Things I use: tmux
tmux is an absolutely fantastic piece of software, and one I use daily - even to write this blog! So, here’s my short letter of appreciation to
It turns out that the last time I wrote anything here was exactly two years ago. It also so happens that at the end of this month I’ll be switching jobs, so I have at least two good reasons to take stock and look back on some of the things I made, learned and used. I’m not exactly ready to start writing thirteen-page tutorials again just yet, so for now I’ll focus on some of the software and hardware I use and love.
And the first one absolutely must be
tmux is a terminal multiplexer: it enables a number of terminals to be created, accessed, and controlled from a single screen.
This is what the original README for tmux will tell you. This description, while perfectly accurate, might cause you to shrug, eyes rolling.
So allow me to explain a bit more. If most of your daily work is not done within a terminal, tmux may not be of that much interest to you. After all, if you’re hanging out in an IDE such as Visual Studio or RubyMine, most of the things that can be done with a console are instead done with keyboard shortcuts or (*shudder*) buttons.
I’m most comfortable in a console. You’ll regularly find me running a session with some
docker-compose things up, another where I’m running a webserver of some kind, yet another with a
rails console, yet another with a guard watching specs, probably at least one for
git and one-off commands, then another occupied by
neovim… you get the picture. If terminal sessions were trees, Greenpeace would send me strongly worded letters every other day, ‘cause I go through them like nobody’s business.
Admission of guilt: up until about four years ago these were all tabs in a terminal emulator. I’d switch to one, to the other, to the third, and back to the first one again. And since iTerm’s keyboard shortcuts, while decent, had the propensity to slip my mind, a lot of that switching was done with the touchpad.
tmux gives your shell itself the ability to create tabs. That in and of itself might not sound like all that much, but these can also be split horizontally, vertically, and each of these splits can be split again, and so on and so forth.
Here’s how that looks like:
I’m writing this post in Vim, while Hugo - the static site generator I use to build it - runs in top left, serving it locally so I can check everything as I go. And top right is a dmesg watch, mostly to show off that I can split vertically too ;)
You may also spot a little “ 1:nvim” down at the bottom. This essentially means “window 1, tab 1, and the process’ name is nvim”. I could have a lot of these windows and a lot of these tabs - using exactly one terminal emulator window. Neat.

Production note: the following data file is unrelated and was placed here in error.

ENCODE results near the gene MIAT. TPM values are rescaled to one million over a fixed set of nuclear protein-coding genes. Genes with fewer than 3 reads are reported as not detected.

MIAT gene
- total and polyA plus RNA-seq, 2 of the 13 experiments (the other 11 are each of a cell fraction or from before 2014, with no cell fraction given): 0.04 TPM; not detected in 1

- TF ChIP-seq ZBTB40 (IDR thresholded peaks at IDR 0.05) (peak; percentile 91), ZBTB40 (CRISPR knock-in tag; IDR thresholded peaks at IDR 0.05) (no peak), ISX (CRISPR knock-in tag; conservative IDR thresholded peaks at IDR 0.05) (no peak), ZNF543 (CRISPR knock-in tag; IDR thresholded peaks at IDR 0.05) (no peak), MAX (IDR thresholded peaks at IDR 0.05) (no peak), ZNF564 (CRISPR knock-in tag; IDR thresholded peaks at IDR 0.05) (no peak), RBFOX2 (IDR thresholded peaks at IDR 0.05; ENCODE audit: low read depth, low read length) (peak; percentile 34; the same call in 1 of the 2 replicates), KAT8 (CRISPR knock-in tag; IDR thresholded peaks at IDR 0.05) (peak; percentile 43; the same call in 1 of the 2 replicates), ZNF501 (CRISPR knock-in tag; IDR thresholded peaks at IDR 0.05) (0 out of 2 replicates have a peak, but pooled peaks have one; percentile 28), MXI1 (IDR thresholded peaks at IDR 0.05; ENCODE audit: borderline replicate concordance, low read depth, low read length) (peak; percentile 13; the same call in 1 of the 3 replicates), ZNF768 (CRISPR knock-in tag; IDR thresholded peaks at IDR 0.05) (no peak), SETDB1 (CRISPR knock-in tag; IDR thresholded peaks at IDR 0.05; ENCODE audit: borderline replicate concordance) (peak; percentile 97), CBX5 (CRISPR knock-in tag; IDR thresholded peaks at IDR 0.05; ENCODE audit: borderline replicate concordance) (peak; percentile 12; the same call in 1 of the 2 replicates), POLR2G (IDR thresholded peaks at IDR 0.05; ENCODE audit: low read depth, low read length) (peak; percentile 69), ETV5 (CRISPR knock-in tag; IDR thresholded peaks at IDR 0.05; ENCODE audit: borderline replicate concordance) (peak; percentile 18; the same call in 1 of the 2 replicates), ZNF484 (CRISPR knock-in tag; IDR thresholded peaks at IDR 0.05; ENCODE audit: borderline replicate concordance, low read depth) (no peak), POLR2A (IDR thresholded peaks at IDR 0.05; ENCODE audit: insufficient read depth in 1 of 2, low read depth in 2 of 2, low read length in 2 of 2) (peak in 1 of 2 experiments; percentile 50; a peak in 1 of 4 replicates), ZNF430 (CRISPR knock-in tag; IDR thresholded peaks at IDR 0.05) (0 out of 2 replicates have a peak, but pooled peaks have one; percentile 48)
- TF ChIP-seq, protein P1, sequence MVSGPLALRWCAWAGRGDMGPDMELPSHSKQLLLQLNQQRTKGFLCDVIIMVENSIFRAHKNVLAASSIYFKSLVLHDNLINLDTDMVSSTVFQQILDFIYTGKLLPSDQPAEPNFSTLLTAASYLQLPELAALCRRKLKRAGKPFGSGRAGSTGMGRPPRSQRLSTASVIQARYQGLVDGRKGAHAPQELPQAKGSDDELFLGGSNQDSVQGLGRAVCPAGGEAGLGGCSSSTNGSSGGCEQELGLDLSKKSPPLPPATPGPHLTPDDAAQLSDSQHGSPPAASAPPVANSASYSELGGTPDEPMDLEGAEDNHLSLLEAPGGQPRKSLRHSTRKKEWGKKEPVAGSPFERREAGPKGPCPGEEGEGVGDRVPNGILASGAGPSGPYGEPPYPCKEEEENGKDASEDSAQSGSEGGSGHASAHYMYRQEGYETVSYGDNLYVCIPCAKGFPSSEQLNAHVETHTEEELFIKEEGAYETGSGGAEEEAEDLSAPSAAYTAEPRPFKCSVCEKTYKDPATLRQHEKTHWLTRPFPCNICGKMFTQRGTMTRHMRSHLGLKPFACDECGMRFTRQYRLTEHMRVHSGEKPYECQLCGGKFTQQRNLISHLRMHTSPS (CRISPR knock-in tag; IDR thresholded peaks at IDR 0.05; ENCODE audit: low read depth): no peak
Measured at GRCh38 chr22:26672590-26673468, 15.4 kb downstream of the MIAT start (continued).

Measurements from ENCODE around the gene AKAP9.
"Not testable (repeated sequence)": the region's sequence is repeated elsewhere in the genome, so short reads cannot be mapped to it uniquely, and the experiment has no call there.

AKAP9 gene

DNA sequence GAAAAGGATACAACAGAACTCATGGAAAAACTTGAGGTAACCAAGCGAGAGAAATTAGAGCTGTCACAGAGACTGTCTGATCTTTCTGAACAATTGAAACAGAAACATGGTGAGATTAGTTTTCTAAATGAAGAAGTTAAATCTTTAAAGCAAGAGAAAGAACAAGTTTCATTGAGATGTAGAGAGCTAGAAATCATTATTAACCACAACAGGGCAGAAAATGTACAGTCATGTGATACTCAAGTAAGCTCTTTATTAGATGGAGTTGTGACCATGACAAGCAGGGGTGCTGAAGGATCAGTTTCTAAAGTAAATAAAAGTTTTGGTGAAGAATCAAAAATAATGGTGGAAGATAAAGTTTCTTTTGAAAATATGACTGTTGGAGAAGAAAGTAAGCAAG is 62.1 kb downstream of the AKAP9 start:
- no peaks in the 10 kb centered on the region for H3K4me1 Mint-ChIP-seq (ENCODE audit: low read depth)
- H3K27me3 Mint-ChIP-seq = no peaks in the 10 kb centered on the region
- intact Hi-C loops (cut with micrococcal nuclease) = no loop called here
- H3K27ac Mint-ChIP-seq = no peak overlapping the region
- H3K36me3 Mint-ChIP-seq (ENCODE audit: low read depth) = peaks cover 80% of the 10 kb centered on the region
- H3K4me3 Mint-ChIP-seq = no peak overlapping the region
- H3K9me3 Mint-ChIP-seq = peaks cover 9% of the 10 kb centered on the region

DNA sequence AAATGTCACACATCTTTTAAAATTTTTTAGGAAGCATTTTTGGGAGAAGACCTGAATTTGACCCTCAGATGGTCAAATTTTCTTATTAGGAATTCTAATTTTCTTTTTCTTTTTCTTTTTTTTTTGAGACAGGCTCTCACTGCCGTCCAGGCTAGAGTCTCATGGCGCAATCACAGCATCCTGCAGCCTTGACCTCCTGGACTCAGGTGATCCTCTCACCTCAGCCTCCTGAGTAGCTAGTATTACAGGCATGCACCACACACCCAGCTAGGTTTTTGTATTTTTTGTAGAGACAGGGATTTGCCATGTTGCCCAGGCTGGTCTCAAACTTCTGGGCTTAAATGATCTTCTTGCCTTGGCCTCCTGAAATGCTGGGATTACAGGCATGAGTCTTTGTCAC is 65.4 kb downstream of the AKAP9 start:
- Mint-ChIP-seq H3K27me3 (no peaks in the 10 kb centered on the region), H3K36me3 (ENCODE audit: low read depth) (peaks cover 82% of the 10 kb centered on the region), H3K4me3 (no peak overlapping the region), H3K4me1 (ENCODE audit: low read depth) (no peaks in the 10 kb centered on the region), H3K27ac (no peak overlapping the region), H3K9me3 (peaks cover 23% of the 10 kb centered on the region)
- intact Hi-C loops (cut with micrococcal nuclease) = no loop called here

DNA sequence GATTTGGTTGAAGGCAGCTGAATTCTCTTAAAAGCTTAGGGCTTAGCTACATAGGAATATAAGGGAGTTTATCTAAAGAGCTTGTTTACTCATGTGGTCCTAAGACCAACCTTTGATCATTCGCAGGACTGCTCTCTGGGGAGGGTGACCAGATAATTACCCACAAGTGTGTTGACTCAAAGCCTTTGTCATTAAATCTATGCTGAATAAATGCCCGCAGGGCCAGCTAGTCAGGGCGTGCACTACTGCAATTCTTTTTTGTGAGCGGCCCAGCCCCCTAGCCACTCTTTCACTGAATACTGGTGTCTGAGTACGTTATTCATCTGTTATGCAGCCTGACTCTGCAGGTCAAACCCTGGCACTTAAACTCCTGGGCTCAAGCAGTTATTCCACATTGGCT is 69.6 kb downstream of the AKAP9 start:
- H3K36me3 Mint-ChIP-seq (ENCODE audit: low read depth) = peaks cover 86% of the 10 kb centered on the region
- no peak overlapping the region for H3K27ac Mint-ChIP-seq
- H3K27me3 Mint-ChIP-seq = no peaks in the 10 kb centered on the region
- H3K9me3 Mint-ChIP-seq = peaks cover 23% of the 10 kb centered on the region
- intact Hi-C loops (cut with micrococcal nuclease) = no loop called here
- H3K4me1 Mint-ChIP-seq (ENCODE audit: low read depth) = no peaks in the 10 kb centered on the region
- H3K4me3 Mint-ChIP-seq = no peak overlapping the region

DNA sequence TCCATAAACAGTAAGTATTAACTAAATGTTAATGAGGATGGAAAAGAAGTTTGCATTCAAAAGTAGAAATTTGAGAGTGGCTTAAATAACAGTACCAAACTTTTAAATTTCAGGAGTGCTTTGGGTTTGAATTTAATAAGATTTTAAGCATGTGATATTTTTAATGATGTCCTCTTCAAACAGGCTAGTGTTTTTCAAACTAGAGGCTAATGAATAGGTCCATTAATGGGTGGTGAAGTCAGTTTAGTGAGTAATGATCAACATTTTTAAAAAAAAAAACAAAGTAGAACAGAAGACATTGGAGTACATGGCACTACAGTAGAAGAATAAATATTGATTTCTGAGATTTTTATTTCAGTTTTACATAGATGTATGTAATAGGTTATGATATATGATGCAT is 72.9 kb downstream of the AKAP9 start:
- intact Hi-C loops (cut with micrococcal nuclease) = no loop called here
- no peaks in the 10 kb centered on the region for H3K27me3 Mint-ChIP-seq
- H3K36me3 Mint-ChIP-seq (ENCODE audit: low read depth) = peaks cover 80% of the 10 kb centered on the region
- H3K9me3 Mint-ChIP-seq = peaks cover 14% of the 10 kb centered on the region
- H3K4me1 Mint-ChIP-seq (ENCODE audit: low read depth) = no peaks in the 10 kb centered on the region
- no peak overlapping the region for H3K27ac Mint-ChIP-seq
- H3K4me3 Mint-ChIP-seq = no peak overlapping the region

This gets even better on remote
Locally this might not seem like such a huge boon - I could, after all, find a terminal emulator that has proper tabs, and allows arranging its windows in this manner. I’m sure I’ve seen one on a colleague’s computer at some point, didn’t ask for the name back then though.
But consider this: what if I have to hop on a remote machine to do some debugging, or some adjustments to a project I keep fully on that machine (e.g. something Raspberry Pi-based)? I’d have to open a new ssh session in each of these tabs which is a bother. Not to mention I could actually put the poor thing under undue stress.
Enter tmux again. I can just run a single tmux session on remote, and have a windowed, tabbed experience regardless. Editing code, watching logs, running some one-offs - all with the same shortcuts my muscle memory already knows.
Let’s talk shortcuts
Here’s the thing: the default shortcuts for tmux are arcane. I could not get used to them whatsoever. However, Gregory Pakosz, a gentleman and a scholar I’m sure though we’ve never met, put together a config file with much saner defaults.
Some highlights include Vim-like navigation, so <Leader>hjkl work kind of like you would expect - they move you between windows. Also splitting horizontally is <Leader>s and vertically <Leader>v. The default settings for these include such easy to memorize keys as | and [, which don’t look like anything to me.
Of course, being the customization fan that I am, I made a few tweaks over the years - you can compare and contrast in my dotfiles.
I use this
And I recommend you check it out. It’s not for everyone: there are still a lot of shortcuts to memorize, they aren’t always obvious, and - especially on some Linux distros - I’ve run into situations where the packaged tmux version was way too old for my config. This is easily fixed by compiling a version from git, but that’s within the comfort zone of an even narrower group of people.
This also comes with investment. Getting rid of your old workflow and moving to this one will hurt, and you’ll get less productive before you improve. I know I’ve mentioned Vim a couple of times already, but I find it a fitting analogy - learning Vim is also hard and make you less productive in the short term, but then the investment starts paying off.
I’m grateful that tmux exists and that I was accidentally exposed to it. It improved my workflow and my productivity. Now you’ve been exposed to it, and who knows? Maybe you’ll find it useful. :)
Top image credit: https://pxhere.com/en/photo/1116555 (CC0)